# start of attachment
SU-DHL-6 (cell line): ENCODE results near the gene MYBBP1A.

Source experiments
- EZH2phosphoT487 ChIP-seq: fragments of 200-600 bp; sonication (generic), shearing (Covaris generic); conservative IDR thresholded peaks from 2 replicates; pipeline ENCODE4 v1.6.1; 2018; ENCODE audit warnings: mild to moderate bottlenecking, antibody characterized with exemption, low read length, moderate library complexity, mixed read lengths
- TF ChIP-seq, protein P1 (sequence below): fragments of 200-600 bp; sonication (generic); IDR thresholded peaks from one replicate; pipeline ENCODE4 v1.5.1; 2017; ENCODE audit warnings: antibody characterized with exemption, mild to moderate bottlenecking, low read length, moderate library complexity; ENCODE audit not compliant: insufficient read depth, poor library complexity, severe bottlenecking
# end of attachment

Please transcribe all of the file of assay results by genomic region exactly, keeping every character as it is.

SU-DHL-6 (cell line): ENCODE results near the gene MYBBP1A.

Source experiments
- EZH2phosphoT487 ChIP-seq: fragments of 200-600 bp; sonication (generic), shearing (Covaris generic); conservative IDR thresholded peaks from 2 replicates; pipeline ENCODE4 v1.6.1; 2018; ENCODE audit warnings: mild to moderate bottlenecking, antibody characterized with exemption, low read length, moderate library complexity, mixed read lengths
- TF ChIP-seq, protein P1 (sequence below): fragments of 200-600 bp; sonication (generic); IDR thresholded peaks from one replicate; pipeline ENCODE4 v1.5.1; 2017; ENCODE audit warnings: antibody characterized with exemption, mild to moderate bottlenecking, low read length, moderate library complexity; ENCODE audit not compliant: insufficient read depth, poor library complexity, severe bottlenecking